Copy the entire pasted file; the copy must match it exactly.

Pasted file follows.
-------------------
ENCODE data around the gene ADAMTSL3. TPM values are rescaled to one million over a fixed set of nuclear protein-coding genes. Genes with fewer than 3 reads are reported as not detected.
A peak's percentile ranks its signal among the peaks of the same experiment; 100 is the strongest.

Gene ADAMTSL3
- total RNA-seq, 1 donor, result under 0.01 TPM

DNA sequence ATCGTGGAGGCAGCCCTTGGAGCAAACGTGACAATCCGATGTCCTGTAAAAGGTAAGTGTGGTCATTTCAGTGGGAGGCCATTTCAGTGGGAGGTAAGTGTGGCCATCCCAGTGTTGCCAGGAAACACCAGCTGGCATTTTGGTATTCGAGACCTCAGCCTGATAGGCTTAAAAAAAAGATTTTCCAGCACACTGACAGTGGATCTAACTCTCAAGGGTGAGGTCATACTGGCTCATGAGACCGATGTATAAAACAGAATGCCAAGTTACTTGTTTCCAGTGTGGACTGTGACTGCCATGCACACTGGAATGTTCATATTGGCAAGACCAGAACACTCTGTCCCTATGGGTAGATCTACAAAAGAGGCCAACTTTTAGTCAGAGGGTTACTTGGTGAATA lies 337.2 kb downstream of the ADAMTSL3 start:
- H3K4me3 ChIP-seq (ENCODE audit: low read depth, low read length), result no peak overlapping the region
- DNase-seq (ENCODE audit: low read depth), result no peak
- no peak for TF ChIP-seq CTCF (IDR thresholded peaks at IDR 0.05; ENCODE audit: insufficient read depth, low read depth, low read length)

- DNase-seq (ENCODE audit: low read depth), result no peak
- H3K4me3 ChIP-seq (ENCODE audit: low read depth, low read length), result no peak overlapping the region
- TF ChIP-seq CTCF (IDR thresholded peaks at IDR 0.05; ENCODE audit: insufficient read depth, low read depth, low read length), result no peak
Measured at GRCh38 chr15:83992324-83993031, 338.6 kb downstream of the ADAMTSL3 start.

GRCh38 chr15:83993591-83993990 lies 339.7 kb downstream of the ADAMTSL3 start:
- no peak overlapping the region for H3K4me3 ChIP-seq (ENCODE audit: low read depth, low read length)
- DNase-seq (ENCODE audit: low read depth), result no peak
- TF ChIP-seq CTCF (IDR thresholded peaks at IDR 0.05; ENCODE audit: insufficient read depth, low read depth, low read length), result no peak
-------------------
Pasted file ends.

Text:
ENCODE data around the gene ADAMTSL3. TPM values are rescaled to one million over a fixed set of nuclear protein-coding genes. Genes with fewer than 3 reads are reported as not detected.
A peak's percentile ranks its signal among the peaks of the same experiment; 100 is the strongest.

Gene ADAMTSL3
- total RNA-seq, 1 donor, result under 0.01 TPM

DNA sequence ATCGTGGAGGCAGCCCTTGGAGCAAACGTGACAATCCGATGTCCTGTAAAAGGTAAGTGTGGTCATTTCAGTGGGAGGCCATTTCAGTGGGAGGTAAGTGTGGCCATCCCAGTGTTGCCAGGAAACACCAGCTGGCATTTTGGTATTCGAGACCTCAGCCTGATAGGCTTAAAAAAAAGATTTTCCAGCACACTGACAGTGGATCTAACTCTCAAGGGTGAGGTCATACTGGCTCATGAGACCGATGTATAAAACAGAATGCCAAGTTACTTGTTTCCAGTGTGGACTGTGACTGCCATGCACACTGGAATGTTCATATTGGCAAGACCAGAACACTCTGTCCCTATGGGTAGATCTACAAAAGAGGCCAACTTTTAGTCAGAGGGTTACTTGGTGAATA lies 337.2 kb downstream of the ADAMTSL3 start:
- H3K4me3 ChIP-seq (ENCODE audit: low read depth, low read length), result no peak overlapping the region
- DNase-seq (ENCODE audit: low read depth), result no peak
- no peak for TF ChIP-seq CTCF (IDR thresholded peaks at IDR 0.05; ENCODE audit: insufficient read depth, low read depth, low read length)

- DNase-seq (ENCODE audit: low read depth), result no peak
- H3K4me3 ChIP-seq (ENCODE audit: low read depth, low read length), result no peak overlapping the region
- TF ChIP-seq CTCF (IDR thresholded peaks at IDR 0.05; ENCODE audit: insufficient read depth, low read depth, low read length), result no peak
Measured at GRCh38 chr15:83992324-83993031, 338.6 kb downstream of the ADAMTSL3 start.

GRCh38 chr15:83993591-83993990 lies 339.7 kb downstream of the ADAMTSL3 start:
- no peak overlapping the region for H3K4me3 ChIP-seq (ENCODE audit: low read depth, low read length)
- DNase-seq (ENCODE audit: low read depth), result no peak
- TF ChIP-seq CTCF (IDR thresholded peaks at IDR 0.05; ENCODE audit: insufficient read depth, low read depth, low read length), result no peak